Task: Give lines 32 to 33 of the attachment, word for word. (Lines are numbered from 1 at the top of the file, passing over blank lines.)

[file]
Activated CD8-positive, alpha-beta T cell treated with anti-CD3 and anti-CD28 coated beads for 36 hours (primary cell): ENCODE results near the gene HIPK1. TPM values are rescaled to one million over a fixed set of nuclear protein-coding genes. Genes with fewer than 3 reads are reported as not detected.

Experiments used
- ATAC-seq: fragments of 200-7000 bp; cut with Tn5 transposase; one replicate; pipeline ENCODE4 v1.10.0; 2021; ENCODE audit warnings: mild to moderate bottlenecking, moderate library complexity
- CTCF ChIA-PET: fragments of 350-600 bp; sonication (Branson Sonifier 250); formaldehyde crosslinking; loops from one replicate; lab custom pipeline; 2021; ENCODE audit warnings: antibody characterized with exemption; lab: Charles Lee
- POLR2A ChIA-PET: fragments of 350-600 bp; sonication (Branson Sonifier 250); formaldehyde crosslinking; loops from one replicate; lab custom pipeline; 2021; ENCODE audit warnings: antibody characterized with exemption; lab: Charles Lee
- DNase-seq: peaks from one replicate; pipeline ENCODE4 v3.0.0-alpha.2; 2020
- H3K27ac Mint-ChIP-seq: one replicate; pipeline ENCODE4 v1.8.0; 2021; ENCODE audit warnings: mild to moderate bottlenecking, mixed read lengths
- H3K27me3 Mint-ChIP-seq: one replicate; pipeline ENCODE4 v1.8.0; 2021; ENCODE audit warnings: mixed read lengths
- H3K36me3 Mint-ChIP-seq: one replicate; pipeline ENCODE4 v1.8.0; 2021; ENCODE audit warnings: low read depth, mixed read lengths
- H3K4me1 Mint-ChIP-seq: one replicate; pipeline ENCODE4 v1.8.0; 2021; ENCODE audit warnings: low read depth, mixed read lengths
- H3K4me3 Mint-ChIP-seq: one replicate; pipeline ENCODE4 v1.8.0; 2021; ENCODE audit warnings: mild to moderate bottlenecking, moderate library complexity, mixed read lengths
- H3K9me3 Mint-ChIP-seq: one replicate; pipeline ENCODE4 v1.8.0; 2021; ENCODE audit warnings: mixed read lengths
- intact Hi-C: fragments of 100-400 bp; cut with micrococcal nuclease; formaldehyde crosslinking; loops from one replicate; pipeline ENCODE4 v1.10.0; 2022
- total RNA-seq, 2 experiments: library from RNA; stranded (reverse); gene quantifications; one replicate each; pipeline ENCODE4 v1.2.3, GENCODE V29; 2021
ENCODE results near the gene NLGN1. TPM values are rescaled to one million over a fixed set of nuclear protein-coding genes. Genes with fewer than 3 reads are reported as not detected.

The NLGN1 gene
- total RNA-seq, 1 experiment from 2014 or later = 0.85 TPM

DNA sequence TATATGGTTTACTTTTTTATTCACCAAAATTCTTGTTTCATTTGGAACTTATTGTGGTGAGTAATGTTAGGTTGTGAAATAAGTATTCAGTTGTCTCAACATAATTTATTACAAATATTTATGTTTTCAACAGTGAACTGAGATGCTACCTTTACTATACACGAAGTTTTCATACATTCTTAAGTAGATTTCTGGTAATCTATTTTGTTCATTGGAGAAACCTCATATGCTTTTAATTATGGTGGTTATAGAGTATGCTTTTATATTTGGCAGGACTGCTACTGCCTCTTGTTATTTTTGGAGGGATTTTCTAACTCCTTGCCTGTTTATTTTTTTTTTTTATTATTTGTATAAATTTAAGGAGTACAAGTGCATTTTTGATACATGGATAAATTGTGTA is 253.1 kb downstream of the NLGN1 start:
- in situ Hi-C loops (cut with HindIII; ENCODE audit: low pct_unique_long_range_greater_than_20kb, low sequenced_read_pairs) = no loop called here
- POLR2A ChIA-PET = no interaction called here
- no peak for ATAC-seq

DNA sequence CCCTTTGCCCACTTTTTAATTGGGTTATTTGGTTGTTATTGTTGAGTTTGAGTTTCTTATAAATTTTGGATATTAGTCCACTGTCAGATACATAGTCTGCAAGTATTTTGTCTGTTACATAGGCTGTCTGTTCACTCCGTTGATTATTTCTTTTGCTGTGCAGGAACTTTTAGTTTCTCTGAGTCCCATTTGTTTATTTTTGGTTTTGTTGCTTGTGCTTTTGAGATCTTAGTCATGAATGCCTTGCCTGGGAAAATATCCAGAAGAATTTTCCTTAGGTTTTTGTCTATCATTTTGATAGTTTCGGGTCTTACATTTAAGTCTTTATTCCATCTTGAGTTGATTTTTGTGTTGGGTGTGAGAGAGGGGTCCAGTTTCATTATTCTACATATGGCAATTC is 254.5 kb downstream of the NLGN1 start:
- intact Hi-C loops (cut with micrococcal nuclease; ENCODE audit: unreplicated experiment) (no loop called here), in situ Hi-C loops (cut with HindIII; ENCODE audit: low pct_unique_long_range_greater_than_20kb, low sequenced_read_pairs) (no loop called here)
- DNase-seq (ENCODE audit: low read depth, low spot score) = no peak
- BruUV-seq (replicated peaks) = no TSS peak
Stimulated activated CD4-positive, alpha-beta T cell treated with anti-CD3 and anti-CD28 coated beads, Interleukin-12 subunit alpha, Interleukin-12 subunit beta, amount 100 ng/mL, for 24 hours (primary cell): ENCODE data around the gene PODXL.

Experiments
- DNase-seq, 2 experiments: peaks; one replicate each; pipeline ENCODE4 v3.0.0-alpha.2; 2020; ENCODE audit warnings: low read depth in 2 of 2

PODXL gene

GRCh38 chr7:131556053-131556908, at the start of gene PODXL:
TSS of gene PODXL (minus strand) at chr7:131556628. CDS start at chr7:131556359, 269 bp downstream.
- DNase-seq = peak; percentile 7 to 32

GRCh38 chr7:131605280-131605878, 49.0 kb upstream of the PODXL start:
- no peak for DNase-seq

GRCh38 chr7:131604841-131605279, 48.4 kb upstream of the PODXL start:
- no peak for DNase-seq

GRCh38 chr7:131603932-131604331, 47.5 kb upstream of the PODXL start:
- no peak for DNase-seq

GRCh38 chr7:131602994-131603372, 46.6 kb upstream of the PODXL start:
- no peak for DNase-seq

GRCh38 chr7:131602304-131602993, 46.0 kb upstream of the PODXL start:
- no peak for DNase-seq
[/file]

- DNase-seq = peak; percentile 7 to 32

GRCh38 chr7:131605280-131605878, 49.0 kb upstream of the PODXL start: